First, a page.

Marjorie Lyons Playhouse presents "In the Next Room" with guest director

SHREVEPORT, LA — Marika Becz, an actor, director, theatre professor, and writer based in southern California, will guest direct the Victorian-era drawing room comedy In the Next Room or The Vibrator Play at Centenary College’s Marjorie Lyons Playhouse in late February. The run includes evening performances at 7:30 p.m. on February 22-24 and a 2:00 p.m. matinee on February 25.

Becz will be in residence at Centenary through February 25. In addition to directing seven Centenary theatre department actors in MLP’s production of In The Next Room, Becz also presented a public lecture on storytelling and community and is teaching the theatre department’s Friday lab course for majors, focusing on performance technique.

In the Next Room was commissioned by the Berkeley Repertory Theatre from playwright Sarah Ruhl and premiered at the Theatre in February 2009. The Broadway production at the Lyceum Theatre ran from November 2009 to January 2010 and earned three Tony Award nominations. Since 2010, the play has been staged in Australia, Peru, New Zealand, London, and Chicago, among other locations.

The play is set in Saratoga Springs, New York in the 1880s, in the home of a Dr. Givings and his young wife, Catherine. Givings is a serious and thoughtful doctor, obsessed with the science of electricity and driven by a desire to help people. He has invented a contraption – which modern-day audiences will recognize as a vibrator – to help treat women for “hysteria.” The play has a basis in fact and is the product of Ruhl’s research into late 19th century medical theory and practice.

“I was given a book by a friend called The Technology of Orgasm and was fascinated to learn that doctors used to treat hysterical women with vibrators, and before the invention, manually,” said Ruhl in a 2011 interview. “I learned that vibrators were part of the healing treatment at Saratoga Springs. I thought there might be a play in it.”

The result is a brisk and literary comedy that carries great emotional weight as it tackles issues of love, intimacy, relationships, and loss against the backdrop of a clash between two eras: the Victorian and the dawning of the machine age. From the characters’ perspectives, the treatments for female “hysteria” are clinical, not at all erotic or sexual. Many of the play’s laughs draw on the fact that the modern audience interprets the characters’ experiences in an entirely different light.

“I think one of the most challenging things is to make sure it doesn't become a play that's ‘all about the invention of the vibrator,’ says director Becz. “That misses the point.  The vibrator is certainly a catalyst for lots of revelation in the story, but this play is all about human relationships, and how we can't really know another person until we really know ourselves, and we can't come all the way into ourselves until we feel things. So in the rehearsal process, I am staying very focused on the actors' process of deep seated emotions, desires, and relationship with self.  From there, everything can unravel and then mend!”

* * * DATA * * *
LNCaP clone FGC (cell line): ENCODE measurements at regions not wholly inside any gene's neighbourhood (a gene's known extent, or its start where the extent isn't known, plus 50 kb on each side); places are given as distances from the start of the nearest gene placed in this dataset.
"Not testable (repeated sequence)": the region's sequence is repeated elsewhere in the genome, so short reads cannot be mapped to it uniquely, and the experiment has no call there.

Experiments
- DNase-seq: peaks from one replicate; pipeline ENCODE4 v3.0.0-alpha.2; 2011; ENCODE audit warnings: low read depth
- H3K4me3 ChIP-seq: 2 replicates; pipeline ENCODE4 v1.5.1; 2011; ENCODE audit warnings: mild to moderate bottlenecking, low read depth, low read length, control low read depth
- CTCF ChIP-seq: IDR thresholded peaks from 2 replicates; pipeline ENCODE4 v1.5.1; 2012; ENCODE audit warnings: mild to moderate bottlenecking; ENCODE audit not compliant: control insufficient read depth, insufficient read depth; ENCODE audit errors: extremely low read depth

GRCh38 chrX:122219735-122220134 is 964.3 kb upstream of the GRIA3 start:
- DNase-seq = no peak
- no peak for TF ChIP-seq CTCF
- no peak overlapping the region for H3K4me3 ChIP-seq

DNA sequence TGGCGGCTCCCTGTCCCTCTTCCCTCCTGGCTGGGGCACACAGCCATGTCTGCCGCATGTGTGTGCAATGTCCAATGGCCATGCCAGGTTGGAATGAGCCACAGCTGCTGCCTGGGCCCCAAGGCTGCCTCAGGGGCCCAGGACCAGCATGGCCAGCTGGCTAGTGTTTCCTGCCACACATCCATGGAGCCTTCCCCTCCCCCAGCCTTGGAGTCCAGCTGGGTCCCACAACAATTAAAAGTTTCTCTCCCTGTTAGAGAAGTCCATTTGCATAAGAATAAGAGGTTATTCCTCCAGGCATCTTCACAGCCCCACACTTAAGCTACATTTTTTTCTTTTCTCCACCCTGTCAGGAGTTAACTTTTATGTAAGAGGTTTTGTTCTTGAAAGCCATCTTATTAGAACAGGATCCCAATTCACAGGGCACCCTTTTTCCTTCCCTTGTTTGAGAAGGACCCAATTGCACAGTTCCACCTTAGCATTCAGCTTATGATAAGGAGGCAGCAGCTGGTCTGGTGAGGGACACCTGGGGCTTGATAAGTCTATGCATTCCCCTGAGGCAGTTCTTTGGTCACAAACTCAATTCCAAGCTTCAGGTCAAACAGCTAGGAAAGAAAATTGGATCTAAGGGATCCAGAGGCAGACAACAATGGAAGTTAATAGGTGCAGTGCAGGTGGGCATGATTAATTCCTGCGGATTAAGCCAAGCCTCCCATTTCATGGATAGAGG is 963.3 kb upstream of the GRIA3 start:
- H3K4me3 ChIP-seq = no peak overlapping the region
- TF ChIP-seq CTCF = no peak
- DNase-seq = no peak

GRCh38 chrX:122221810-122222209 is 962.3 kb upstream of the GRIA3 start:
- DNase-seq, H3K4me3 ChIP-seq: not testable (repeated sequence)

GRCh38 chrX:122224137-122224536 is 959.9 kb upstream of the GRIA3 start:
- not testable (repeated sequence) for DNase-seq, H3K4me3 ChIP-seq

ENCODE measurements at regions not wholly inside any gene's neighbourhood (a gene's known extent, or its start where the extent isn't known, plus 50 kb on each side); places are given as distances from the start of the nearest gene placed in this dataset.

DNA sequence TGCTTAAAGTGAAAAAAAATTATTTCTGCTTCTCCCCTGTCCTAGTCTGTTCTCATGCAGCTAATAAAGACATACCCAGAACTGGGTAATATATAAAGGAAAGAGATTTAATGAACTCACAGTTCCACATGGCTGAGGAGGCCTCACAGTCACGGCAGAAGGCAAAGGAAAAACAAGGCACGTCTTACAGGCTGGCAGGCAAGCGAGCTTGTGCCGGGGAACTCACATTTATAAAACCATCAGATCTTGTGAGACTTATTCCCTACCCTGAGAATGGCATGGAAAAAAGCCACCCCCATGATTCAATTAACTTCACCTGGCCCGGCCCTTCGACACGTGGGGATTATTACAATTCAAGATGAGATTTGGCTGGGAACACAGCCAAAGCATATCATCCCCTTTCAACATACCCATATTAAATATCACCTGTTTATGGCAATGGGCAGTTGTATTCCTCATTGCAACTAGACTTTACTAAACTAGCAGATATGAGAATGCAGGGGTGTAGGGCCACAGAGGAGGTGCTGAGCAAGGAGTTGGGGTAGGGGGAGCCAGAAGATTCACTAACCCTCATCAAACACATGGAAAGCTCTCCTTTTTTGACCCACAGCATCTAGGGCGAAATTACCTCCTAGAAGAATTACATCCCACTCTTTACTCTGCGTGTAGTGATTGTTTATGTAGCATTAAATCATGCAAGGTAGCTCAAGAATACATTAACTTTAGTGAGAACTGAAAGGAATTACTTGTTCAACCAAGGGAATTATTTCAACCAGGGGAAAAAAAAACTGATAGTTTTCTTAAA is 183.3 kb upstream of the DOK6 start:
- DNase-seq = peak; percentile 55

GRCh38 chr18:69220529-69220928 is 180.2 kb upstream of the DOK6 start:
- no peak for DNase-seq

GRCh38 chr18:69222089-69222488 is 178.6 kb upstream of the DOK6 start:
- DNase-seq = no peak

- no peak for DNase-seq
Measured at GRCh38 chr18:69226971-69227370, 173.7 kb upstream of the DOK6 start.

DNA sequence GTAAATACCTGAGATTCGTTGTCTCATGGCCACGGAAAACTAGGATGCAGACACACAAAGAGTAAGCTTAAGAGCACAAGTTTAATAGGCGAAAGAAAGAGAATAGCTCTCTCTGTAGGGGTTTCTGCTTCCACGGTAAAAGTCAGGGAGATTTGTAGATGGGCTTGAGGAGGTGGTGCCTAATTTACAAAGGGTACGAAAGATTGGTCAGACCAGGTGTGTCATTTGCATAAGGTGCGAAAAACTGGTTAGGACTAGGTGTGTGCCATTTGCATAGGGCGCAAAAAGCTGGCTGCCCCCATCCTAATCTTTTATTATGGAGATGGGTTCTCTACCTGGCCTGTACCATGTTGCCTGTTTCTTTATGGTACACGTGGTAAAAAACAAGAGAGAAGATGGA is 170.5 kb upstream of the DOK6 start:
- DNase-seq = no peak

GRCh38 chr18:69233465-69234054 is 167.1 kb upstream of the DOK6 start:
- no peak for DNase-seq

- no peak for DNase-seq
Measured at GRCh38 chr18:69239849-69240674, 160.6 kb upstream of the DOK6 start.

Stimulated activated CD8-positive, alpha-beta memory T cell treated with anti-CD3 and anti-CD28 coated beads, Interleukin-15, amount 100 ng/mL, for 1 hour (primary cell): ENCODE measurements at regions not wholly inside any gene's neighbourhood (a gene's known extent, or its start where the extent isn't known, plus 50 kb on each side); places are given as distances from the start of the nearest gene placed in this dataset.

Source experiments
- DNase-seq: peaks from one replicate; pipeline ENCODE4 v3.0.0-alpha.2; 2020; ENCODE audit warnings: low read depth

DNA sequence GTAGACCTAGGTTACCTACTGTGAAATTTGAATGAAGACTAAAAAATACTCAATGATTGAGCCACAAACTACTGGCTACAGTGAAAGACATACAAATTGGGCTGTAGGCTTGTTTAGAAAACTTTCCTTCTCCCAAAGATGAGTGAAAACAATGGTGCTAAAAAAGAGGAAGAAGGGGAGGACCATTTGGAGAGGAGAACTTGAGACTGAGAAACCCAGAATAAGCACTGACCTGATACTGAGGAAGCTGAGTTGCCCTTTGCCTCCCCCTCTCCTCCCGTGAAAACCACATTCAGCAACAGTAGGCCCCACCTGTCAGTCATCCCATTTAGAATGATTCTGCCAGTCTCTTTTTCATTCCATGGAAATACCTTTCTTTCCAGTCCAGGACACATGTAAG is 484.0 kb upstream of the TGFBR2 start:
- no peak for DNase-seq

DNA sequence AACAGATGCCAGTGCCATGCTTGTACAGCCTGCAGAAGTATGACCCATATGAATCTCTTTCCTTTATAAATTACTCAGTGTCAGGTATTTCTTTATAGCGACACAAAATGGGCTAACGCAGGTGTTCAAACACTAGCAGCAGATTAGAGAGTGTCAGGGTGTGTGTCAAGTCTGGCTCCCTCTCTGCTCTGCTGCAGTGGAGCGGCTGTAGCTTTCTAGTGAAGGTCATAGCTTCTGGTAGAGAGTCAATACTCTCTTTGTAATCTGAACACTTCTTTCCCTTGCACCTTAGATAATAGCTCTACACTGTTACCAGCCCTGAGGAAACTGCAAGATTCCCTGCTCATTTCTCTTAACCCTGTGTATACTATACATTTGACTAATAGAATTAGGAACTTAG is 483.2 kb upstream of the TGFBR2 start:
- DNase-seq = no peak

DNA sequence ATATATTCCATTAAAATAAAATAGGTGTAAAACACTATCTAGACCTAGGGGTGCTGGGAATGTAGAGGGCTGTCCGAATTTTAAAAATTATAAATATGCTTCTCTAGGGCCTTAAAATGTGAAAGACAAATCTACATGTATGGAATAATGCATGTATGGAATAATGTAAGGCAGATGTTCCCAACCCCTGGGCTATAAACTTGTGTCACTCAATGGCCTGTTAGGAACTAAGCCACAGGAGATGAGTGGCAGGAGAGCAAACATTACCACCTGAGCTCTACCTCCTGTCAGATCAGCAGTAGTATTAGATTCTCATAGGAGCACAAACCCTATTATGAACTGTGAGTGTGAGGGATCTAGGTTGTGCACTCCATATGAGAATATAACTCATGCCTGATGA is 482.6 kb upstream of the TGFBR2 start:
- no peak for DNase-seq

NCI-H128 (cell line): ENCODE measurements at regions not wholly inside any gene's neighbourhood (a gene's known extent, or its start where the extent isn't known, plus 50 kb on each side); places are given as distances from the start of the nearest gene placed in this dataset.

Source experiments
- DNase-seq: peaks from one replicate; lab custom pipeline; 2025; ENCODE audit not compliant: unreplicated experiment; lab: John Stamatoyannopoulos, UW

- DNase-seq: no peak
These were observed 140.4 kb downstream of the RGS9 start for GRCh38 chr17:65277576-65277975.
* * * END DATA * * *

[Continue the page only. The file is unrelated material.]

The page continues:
Centenary first year student Anthony Castillo, who plays Dr. Givings, echoes Becz’s assessment of the overarching significance of the work.

“I raised an eyebrow when I read the title…everyone does,” says Castillo. “But you’ll be pleasantly surprised about how the script handles the subject. The play is about people and relationships.”

Castillo is joined by Caroline Dopson as Catherine Givings. Harrison Starrett, Elizabeth Beagley, Montel McKenzie, Kennedy Wilcher, and Grace Rambo appear as clients, employees, and acquaintances of Dr. and Mrs. Givings. Centenary theatre department chair Don Hooper has created a set design reminiscent of Henrik Ibsen’s Hedda Gabler, drawing on a source of inspiration – “Chekhov and Ibsen and the notion of the 19th century interior” – that Ruhl has also cited as influential in her writing process for the play.

Tickets for In the Next Room are $15 for general admission, $10 for military and seniors, and $5 for students with valid ID. Admission is free for all current Centenary faculty, staff, and students with valid ID. Tickets are available at and at the door.

Director Marika Becz will host a “talk back” after the performance on Friday, February 23. Audience members are welcome to stay after the show and ask questions to the director, cast, and production team.